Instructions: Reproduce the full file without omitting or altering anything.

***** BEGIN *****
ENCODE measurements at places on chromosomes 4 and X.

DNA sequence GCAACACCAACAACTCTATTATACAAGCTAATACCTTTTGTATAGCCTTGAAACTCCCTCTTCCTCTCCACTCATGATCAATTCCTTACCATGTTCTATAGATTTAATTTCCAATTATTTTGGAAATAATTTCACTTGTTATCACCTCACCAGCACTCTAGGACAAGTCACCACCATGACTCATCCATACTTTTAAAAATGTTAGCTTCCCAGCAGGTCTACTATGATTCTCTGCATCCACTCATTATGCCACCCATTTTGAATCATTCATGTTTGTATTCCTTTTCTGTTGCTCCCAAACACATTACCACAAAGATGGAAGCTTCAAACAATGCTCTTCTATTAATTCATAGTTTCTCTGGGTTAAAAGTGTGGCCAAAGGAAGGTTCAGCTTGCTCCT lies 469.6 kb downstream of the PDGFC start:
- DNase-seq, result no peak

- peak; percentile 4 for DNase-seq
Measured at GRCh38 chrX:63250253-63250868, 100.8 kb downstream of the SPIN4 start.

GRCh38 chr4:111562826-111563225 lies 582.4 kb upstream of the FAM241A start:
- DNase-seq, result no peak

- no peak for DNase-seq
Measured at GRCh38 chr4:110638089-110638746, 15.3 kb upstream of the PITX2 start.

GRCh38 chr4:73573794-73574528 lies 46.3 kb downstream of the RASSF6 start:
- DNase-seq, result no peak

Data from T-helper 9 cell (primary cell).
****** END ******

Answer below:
ENCODE measurements at places on chromosomes 4 and X.

DNA sequence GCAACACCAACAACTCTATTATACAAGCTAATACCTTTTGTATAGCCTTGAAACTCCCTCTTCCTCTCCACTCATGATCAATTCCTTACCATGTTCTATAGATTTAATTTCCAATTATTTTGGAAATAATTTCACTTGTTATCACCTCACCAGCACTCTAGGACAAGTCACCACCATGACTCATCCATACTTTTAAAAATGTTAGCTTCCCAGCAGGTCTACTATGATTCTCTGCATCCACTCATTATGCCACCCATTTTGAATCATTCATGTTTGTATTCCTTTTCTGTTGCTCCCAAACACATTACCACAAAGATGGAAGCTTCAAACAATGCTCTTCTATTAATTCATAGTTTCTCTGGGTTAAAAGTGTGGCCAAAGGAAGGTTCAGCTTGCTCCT lies 469.6 kb downstream of the PDGFC start:
- DNase-seq, result no peak

- peak; percentile 4 for DNase-seq
Measured at GRCh38 chrX:63250253-63250868, 100.8 kb downstream of the SPIN4 start.

GRCh38 chr4:111562826-111563225 lies 582.4 kb upstream of the FAM241A start:
- DNase-seq, result no peak

- no peak for DNase-seq
Measured at GRCh38 chr4:110638089-110638746, 15.3 kb upstream of the PITX2 start.

GRCh38 chr4:73573794-73574528 lies 46.3 kb downstream of the RASSF6 start:
- DNase-seq, result no peak

Data from T-helper 9 cell (primary cell).